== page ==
While I’m not the biggest fan of board and trading card games, I do enjoy it when they get digitised in the form of a game. These digital versions often (if not always) cost less than their physical counterparts, and while they are still better played with (or against) others, the rise of Internet play helps to counter their inherent reliance on multiplayer. As an added bonus, these games often feature some excellent artwork and visuals (here’s looking at you Magic 2014), along with single-player campaigns for those who like to hone their skills offline.
Unfortunately, when compared to the standards set by other games in the genre, Hive comes off as a bit of a disappointment, despite some deep and surprisingly original mechanics.
Unlike most tabletop games, Hive isn’t played on a set board or number of pieces. Instead, players have control over a handful of gameplay tiles, which represent a variety of insects, each with their own special abilities. After an initial setup period, during which each player must set down a few tiles, including the queen bee tile, players are then free to continue placing tiles, or simply moving theirs on the board. The goal of the game is simple – surround the enemy queen bee from all six directions (the game is played with hexagonal tiles). You can pull this off using both your own and your enemies’ tiles, and there’s a surprising amount of freedom in how you accomplish this, especially since you’re free to play as few tiles as you want.
Despite the lack of a preset board, it all feels a lot like chess, as each piece has their own rules when it comes to moving. The queen bee acts a lot like the king, limited to moving one tile space per turn. Grasshoppers live up to their name, and can leap over friendly and unfriendly tiles, taking up residence in the closest vacant spot. Beetles can only move one space, but can move on top of the hive, trapping and locking down enemy tiles if they so choose. Spiders, much like knights in chess, can move three tiles (and only three) at a time. Last but not least are ants, which are arguably the most powerful piece in the game, as it can move an unlimited number of spaces, so long as it only moves around the edges of “the hive”.
The only other rule that limits player movement is that you cannot split up “the hive”, meaning you can’t move a piece if it will cause the board to split into two or more groups. This crucial limitation drives a lot of the strategy in Hive, as crafty players will pin down enemy pieces in the middle, rendering them immobile. This actually gives way for some unbalanced gameplay, as players who find themselves in a tight spot can focus on pinning down a large amount of tiles. Sure, this won’t help in the way of forward progress, but it’s not too difficult to force a stalemate through repetition.
Still, as much as I enjoy (and appreciate) the deep mechanics surrounding Hive, everything surrounding the core game is largely flat and stale, making it hard to recommend. Aside from the option to play against an AI opponent or a human (both offline or online, though online play isn’t up and running yet) there is nothing in the way of a campaign, or a challenge mode for example. There’s no tutorial either, and instead of a practice mode that walks you through a few scenarios and strategies, players are left with a meager ruleset to read up on. And while there are 5 AI difficulties to contend with, the AI is rather easy (as a novice player, I was able to defeat the hardest computer within 20 minutes of booting up the game the first time). As an added bonus, the computer will often ignore winning moves that are readily apparent (it seems to ignore moves involving the beetle piece, though the developers have stated that they are working on improving this). The audio and visuals are disappointingly simple as well – think browser-based Flash game.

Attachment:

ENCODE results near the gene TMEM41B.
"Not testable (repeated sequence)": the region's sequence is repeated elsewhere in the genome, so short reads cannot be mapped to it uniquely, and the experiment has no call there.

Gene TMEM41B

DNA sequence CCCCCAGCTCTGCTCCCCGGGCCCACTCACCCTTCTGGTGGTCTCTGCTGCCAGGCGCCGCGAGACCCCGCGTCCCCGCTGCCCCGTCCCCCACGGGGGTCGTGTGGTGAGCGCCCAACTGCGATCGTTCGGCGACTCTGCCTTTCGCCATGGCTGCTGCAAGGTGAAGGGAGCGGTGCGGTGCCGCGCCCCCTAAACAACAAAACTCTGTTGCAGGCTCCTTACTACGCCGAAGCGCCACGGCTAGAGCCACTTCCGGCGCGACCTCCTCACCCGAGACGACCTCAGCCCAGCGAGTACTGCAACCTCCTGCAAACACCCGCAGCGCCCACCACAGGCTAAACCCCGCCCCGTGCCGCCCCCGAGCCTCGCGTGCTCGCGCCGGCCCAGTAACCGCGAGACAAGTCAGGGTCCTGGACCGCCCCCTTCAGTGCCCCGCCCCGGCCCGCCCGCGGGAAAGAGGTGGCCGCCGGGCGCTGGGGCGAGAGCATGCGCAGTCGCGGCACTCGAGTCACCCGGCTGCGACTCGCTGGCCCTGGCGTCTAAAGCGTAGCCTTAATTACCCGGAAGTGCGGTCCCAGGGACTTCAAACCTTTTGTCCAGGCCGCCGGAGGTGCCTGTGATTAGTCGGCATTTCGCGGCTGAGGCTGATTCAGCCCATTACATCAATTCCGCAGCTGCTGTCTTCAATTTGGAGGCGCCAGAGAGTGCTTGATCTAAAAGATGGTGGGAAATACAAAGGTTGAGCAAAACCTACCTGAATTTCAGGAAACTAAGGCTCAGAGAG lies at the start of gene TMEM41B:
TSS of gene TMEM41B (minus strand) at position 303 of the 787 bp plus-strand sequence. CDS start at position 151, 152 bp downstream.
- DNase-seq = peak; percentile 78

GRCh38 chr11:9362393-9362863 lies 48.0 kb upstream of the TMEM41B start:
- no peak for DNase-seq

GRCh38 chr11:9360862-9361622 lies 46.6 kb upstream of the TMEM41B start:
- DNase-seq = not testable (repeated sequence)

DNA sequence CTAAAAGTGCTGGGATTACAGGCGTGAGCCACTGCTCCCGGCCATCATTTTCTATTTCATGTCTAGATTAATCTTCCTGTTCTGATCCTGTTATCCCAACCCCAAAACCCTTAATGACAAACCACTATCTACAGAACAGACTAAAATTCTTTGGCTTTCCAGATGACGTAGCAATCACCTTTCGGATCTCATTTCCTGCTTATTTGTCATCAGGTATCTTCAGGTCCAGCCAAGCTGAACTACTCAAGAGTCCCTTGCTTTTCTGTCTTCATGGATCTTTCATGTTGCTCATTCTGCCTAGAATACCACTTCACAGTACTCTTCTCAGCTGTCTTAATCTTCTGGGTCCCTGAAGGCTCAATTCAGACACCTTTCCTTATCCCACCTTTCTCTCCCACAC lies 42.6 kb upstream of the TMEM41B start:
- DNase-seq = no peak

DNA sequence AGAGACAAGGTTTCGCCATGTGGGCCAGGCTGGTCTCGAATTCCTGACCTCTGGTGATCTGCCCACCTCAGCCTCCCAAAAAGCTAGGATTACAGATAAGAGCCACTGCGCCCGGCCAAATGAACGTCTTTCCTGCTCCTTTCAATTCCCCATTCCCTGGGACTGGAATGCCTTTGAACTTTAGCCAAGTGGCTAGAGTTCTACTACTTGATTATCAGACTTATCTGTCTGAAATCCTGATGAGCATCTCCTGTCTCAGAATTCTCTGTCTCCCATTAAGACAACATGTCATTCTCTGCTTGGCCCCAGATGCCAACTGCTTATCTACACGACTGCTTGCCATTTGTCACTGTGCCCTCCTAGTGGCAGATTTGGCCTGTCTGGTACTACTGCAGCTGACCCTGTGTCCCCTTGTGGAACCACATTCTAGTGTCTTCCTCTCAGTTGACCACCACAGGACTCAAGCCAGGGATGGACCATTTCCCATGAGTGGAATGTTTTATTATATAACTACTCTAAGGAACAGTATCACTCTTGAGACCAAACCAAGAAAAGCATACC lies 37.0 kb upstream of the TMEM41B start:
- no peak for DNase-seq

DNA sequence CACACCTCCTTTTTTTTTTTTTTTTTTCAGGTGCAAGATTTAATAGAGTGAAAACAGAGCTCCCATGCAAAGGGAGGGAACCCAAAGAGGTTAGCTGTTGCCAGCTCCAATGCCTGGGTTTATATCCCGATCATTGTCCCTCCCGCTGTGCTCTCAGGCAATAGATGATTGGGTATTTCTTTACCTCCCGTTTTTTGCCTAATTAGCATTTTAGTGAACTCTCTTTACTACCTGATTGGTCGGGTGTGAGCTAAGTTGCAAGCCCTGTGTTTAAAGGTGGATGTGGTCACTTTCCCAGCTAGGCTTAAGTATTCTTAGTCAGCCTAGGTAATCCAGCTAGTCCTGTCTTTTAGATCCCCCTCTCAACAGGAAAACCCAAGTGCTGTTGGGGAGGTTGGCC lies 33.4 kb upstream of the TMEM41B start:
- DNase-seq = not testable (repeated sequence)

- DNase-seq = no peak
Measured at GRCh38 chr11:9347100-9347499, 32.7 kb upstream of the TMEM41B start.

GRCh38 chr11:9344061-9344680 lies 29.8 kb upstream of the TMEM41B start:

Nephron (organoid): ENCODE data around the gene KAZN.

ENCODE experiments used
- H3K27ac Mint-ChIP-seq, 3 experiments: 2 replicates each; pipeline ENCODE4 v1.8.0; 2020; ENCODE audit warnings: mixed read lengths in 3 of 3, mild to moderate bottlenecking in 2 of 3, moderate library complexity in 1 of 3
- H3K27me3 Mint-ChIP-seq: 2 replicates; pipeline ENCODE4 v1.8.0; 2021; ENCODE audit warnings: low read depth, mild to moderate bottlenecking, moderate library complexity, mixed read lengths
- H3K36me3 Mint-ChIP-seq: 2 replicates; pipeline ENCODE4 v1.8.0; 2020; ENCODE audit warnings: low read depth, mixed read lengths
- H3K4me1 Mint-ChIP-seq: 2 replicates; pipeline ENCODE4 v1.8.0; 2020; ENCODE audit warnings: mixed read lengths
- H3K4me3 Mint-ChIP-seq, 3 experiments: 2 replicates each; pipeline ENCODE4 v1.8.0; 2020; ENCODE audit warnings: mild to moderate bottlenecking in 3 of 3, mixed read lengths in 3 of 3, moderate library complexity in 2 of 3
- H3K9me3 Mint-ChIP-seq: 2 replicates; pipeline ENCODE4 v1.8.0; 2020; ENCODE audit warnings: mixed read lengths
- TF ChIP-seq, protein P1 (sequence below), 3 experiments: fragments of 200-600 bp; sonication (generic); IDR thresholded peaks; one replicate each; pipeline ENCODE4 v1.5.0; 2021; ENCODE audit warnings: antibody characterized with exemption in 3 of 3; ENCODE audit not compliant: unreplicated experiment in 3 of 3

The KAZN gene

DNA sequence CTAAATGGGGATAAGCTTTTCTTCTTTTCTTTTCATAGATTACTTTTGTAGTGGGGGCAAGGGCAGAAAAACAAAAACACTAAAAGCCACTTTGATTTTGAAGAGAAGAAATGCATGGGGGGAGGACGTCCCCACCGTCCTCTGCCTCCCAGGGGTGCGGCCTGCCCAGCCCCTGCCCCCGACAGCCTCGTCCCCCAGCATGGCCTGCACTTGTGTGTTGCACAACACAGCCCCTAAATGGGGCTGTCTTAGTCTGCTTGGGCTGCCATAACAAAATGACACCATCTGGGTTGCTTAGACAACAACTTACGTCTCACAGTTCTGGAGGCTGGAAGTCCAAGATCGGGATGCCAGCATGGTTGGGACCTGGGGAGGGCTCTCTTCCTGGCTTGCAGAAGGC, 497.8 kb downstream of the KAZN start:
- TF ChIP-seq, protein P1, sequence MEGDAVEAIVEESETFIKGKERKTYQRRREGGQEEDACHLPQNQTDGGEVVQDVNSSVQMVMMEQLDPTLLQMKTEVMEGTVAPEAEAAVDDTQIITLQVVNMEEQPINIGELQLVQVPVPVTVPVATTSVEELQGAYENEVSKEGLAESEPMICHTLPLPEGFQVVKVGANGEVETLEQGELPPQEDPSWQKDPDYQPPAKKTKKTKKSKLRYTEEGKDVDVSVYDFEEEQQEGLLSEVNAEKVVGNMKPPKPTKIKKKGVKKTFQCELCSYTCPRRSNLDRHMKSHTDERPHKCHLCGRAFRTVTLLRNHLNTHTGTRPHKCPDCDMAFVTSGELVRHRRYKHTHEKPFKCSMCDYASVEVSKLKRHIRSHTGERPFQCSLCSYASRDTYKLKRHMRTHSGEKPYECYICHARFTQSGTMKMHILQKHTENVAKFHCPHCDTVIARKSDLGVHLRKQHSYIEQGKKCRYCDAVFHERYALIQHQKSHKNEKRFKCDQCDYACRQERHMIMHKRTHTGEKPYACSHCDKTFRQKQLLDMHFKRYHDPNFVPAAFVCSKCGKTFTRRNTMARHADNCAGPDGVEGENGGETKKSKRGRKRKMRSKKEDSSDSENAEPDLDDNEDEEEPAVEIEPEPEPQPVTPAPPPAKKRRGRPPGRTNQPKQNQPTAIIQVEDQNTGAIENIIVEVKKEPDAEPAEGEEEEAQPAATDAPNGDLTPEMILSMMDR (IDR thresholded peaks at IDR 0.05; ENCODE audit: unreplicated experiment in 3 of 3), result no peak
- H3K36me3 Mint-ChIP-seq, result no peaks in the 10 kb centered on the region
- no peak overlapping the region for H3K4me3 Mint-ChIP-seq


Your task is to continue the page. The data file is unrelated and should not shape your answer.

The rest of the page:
The game’s pricing model also warrants some criticism. While it’s available for $6.99 as part of the Steam Early Access Model, the final version will cost around $9.99. While this isn’t so bad when taken alone, it’s an odd choice considering the iOS and Xbox 360 versions each cost $1. There’s also a free Android version, and you can also play Hive for free over the Internet, through various Java applets. And even with the higher price point on Steam, the game doesn’t feature any of the DLC/expansion pieces (the in-game menu suggests they will release this for a price sometime in the future), and one of the expansion pieces seems to be tied to buying its physical (tabletop) counterpart, which will include a redeemable code. It’s a setup that’s both baffling, and to be frank, a bit off-putting.
It’s no wonder then why it’s so hard to recommend Hive to other players, even when taking into consideration that it’s currently in alpha. Fans of tabletop and trading card games will undoubtedly enjoy its mechanics, but you’re better off trying out one of the free (or cheaper) versions first, as they offer what is virtually the same game, with the same content. There’s definite potential with Hive, but it’s got a long way to go before it’s worth the asking price.
– Shaan J.
Find me on Twitter: @Kneehighpark